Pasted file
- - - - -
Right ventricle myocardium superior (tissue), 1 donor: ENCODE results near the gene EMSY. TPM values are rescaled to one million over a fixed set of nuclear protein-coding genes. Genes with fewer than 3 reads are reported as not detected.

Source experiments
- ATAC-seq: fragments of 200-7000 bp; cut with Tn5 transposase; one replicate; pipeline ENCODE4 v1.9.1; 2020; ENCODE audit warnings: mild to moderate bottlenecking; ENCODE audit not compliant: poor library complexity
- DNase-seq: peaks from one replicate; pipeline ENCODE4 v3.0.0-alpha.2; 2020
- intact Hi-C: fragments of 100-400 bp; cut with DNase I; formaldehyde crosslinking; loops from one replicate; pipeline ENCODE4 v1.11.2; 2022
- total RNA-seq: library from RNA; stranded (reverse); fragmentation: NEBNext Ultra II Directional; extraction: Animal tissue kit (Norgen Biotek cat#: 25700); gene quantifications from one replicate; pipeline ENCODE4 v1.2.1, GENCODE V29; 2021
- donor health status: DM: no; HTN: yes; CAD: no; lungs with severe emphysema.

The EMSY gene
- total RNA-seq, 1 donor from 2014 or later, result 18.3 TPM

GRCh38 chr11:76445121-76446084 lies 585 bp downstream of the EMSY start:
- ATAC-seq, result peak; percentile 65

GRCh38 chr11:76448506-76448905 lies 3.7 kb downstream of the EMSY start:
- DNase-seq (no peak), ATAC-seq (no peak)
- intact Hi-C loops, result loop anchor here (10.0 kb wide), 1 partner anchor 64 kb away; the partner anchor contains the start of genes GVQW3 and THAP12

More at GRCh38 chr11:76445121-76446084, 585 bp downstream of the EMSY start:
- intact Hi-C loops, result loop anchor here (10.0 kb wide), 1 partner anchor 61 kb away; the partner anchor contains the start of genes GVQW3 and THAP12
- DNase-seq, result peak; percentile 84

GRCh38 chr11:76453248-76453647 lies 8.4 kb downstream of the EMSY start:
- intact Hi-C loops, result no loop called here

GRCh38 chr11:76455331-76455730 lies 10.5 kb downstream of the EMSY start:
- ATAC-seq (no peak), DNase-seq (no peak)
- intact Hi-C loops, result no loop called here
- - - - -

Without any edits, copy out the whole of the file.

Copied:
Right ventricle myocardium superior (tissue), 1 donor: ENCODE results near the gene EMSY. TPM values are rescaled to one million over a fixed set of nuclear protein-coding genes. Genes with fewer than 3 reads are reported as not detected.

Source experiments
- ATAC-seq: fragments of 200-7000 bp; cut with Tn5 transposase; one replicate; pipeline ENCODE4 v1.9.1; 2020; ENCODE audit warnings: mild to moderate bottlenecking; ENCODE audit not compliant: poor library complexity
- DNase-seq: peaks from one replicate; pipeline ENCODE4 v3.0.0-alpha.2; 2020
- intact Hi-C: fragments of 100-400 bp; cut with DNase I; formaldehyde crosslinking; loops from one replicate; pipeline ENCODE4 v1.11.2; 2022
- total RNA-seq: library from RNA; stranded (reverse); fragmentation: NEBNext Ultra II Directional; extraction: Animal tissue kit (Norgen Biotek cat#: 25700); gene quantifications from one replicate; pipeline ENCODE4 v1.2.1, GENCODE V29; 2021
- donor health status: DM: no; HTN: yes; CAD: no; lungs with severe emphysema.

The EMSY gene
- total RNA-seq, 1 donor from 2014 or later, result 18.3 TPM

GRCh38 chr11:76445121-76446084 lies 585 bp downstream of the EMSY start:
- ATAC-seq, result peak; percentile 65

GRCh38 chr11:76448506-76448905 lies 3.7 kb downstream of the EMSY start:
- DNase-seq (no peak), ATAC-seq (no peak)
- intact Hi-C loops, result loop anchor here (10.0 kb wide), 1 partner anchor 64 kb away; the partner anchor contains the start of genes GVQW3 and THAP12

More at GRCh38 chr11:76445121-76446084, 585 bp downstream of the EMSY start:
- intact Hi-C loops, result loop anchor here (10.0 kb wide), 1 partner anchor 61 kb away; the partner anchor contains the start of genes GVQW3 and THAP12
- DNase-seq, result peak; percentile 84

GRCh38 chr11:76453248-76453647 lies 8.4 kb downstream of the EMSY start:
- intact Hi-C loops, result no loop called here

GRCh38 chr11:76455331-76455730 lies 10.5 kb downstream of the EMSY start:
- ATAC-seq (no peak), DNase-seq (no peak)
- intact Hi-C loops, result no loop called here